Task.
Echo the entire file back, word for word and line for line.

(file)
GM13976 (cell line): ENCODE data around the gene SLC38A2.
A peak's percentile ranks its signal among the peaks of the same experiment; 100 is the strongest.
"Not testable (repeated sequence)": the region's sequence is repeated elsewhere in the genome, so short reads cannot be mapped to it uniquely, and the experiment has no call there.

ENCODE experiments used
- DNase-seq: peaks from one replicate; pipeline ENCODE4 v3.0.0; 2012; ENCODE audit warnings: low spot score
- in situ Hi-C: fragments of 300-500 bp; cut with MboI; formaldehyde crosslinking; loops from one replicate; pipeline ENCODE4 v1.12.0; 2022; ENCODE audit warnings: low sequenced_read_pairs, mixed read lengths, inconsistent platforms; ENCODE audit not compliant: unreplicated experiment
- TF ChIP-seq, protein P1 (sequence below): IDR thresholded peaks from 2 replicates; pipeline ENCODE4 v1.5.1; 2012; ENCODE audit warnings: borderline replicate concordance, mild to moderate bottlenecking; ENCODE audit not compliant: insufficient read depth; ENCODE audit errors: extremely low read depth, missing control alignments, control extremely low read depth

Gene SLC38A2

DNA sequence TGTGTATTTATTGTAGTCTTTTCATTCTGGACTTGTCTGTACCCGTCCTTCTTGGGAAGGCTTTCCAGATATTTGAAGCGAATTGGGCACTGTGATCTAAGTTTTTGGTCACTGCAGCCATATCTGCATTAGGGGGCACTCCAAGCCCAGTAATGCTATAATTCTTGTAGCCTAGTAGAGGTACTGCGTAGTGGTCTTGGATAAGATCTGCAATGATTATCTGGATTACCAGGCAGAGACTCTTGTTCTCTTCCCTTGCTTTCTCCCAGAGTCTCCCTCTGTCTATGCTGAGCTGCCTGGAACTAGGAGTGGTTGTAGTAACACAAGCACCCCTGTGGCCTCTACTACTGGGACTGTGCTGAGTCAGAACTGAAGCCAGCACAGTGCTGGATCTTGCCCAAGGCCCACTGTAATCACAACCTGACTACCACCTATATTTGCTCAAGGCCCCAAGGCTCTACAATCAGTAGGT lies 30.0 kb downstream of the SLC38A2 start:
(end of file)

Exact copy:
GM13976 (cell line): ENCODE data around the gene SLC38A2.
A peak's percentile ranks its signal among the peaks of the same experiment; 100 is the strongest.
"Not testable (repeated sequence)": the region's sequence is repeated elsewhere in the genome, so short reads cannot be mapped to it uniquely, and the experiment has no call there.

ENCODE experiments used
- DNase-seq: peaks from one replicate; pipeline ENCODE4 v3.0.0; 2012; ENCODE audit warnings: low spot score
- in situ Hi-C: fragments of 300-500 bp; cut with MboI; formaldehyde crosslinking; loops from one replicate; pipeline ENCODE4 v1.12.0; 2022; ENCODE audit warnings: low sequenced_read_pairs, mixed read lengths, inconsistent platforms; ENCODE audit not compliant: unreplicated experiment
- TF ChIP-seq, protein P1 (sequence below): IDR thresholded peaks from 2 replicates; pipeline ENCODE4 v1.5.1; 2012; ENCODE audit warnings: borderline replicate concordance, mild to moderate bottlenecking; ENCODE audit not compliant: insufficient read depth; ENCODE audit errors: extremely low read depth, missing control alignments, control extremely low read depth

Gene SLC38A2

DNA sequence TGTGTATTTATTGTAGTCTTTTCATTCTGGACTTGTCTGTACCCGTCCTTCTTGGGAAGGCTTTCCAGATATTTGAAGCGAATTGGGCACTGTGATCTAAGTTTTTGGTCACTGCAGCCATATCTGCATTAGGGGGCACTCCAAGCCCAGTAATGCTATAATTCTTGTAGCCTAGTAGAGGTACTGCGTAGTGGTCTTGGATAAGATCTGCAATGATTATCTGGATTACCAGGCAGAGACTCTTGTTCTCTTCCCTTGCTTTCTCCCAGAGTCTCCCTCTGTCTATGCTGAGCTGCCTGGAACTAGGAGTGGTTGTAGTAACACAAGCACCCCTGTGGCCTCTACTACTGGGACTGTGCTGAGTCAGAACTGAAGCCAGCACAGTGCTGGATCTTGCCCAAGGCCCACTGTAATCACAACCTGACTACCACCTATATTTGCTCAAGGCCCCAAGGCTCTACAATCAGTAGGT lies 30.0 kb downstream of the SLC38A2 start: